The four men hacked into the systems of Microsoft Corporation (NASDAQ:MSFT), the US Army and top computer games manufacturers such as Epic Games, Valve and Zombie Studios. They are alleged to have stolen Xbox technology, as well as pre-release copies of games including Call of Duty: Modern Warfare 3.

Hackers Charged In $100 Million Tech Theft

The group, aged between 18 and 28, stole intellectual property and other proprietary data pertaining to the Xbox One console and Xbox Live online gaming system, as well as Apache helicopter training software. After accessing the Zombie Studios computer system,the hackers were able to steal a training simulation program that the company had developed for the US Army.

Prosecutors have claimed that the technology was worth between $100 and $200 million, a figure that the hackers themselves have said is inflated.

Hackers: An international ring

Four men were charged in the US, named as Nathan Leroux, 20, of Bowie, Maryland; Sanadodeh Nesheiwat, 28, of Washington, New Jersey; David Pokora, 22, of Mississauga, Ontario, Canada; and Austin Alcala, 18, of McCordsville, Indiana.

“These were extremely sophisticated hackers … Don’t be fooled by their ages,” assistant US attorney Ed McAndrew claimed on Tuesday.

The Department of Justice added that “an Australian citizen has been charged under Australian law for his alleged role in the conspiracy”. Although no name was specified, Dylan Wheeler, 19, from Perth, was identified by Australian media. Wheeler made a name for himself as far back as 2012 when he listed an Xbox One prototype on eBay. The console was still in development by Microsoft at the time, and Wheeler had constructed the prototype at home.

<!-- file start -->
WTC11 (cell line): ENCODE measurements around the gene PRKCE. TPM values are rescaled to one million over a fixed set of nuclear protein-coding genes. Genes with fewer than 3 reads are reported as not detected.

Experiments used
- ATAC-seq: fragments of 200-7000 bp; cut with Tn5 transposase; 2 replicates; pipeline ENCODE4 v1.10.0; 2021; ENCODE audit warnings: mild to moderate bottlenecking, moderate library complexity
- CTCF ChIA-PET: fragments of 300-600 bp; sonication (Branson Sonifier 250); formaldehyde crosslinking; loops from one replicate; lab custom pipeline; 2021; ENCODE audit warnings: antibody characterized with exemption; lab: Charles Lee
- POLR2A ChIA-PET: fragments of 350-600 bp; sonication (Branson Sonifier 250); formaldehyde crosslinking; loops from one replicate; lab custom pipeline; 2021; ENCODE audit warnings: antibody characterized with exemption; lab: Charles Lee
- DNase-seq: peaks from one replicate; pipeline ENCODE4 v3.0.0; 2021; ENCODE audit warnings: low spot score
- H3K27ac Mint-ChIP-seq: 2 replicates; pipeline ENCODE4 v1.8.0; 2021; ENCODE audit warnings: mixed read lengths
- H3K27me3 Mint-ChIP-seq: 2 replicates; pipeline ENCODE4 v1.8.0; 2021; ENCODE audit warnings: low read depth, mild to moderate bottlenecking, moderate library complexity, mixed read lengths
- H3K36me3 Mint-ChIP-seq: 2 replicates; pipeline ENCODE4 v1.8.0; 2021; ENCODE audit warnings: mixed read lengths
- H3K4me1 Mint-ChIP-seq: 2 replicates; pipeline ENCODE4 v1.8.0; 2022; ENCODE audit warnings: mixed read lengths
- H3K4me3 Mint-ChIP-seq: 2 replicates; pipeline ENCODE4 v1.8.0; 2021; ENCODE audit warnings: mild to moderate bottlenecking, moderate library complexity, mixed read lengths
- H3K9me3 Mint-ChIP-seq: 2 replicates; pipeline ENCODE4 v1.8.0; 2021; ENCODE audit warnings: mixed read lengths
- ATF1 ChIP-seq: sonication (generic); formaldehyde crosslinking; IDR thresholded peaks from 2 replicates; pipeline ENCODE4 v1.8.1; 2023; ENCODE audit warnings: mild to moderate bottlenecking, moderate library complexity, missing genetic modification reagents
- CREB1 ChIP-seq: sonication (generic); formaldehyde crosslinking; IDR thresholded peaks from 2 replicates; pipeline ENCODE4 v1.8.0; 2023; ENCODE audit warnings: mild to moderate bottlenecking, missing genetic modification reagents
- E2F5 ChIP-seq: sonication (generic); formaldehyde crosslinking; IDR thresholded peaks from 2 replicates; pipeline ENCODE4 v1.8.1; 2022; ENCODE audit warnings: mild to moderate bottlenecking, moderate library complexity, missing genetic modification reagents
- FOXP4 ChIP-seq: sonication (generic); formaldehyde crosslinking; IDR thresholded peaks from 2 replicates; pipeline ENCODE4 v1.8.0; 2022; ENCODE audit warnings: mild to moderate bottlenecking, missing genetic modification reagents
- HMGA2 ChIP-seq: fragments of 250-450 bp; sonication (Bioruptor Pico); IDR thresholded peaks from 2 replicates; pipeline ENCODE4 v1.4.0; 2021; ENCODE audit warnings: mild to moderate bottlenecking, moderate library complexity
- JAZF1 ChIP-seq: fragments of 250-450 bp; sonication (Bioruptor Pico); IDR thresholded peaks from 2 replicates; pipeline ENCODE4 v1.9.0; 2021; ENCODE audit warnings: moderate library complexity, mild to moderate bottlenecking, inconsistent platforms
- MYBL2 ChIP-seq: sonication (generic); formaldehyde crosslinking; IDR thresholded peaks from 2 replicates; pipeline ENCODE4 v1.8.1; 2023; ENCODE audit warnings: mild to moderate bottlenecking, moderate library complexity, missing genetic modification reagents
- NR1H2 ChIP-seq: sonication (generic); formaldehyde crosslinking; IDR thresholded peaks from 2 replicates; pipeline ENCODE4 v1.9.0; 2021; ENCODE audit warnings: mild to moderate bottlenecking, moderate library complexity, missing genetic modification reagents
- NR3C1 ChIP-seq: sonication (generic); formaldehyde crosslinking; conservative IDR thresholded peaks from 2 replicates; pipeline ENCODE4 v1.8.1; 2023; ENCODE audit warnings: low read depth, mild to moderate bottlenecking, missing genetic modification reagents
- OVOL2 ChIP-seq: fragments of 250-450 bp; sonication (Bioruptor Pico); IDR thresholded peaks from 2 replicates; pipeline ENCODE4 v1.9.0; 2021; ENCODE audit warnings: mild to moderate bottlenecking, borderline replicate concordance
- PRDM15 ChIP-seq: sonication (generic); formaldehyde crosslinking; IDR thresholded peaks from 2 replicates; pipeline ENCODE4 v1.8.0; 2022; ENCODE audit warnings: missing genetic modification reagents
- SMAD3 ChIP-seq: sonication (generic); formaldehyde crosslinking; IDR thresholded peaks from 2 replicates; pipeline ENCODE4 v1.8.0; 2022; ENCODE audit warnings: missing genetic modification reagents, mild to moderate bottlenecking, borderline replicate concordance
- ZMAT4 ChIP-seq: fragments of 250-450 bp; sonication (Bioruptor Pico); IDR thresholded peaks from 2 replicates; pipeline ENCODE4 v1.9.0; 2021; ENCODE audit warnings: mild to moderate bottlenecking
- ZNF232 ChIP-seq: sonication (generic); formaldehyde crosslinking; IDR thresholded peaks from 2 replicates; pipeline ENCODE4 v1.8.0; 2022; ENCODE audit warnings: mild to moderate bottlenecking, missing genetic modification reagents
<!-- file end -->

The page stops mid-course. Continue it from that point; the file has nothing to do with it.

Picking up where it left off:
Wheeler told the Guardian that the estimated value of the thefts was “meaningless”, and played down the idea of a sophisticated international hacking ring, calling it an “extremely disorganized group” borne out of “curiosity.”

Punishment for the hackers

Prosecutors have said that an informant alerted the FBI to the hacking operation in January 2011, and that the investigation enjoyed full cooperation from the gaming companies.

Pokora and Nisheiwat are looking at up to five years behind bars after pleading guilty to a single count of conspiracy to commit computer fraud and copyright infringement.

Other charges faced by the group include conspiracies to commit wire fraud, mil fraud, identity theft and theft of trade secrets, and individual counts of aggravated identity theft, unauthorized computer access, copyright infringement and wire fraud.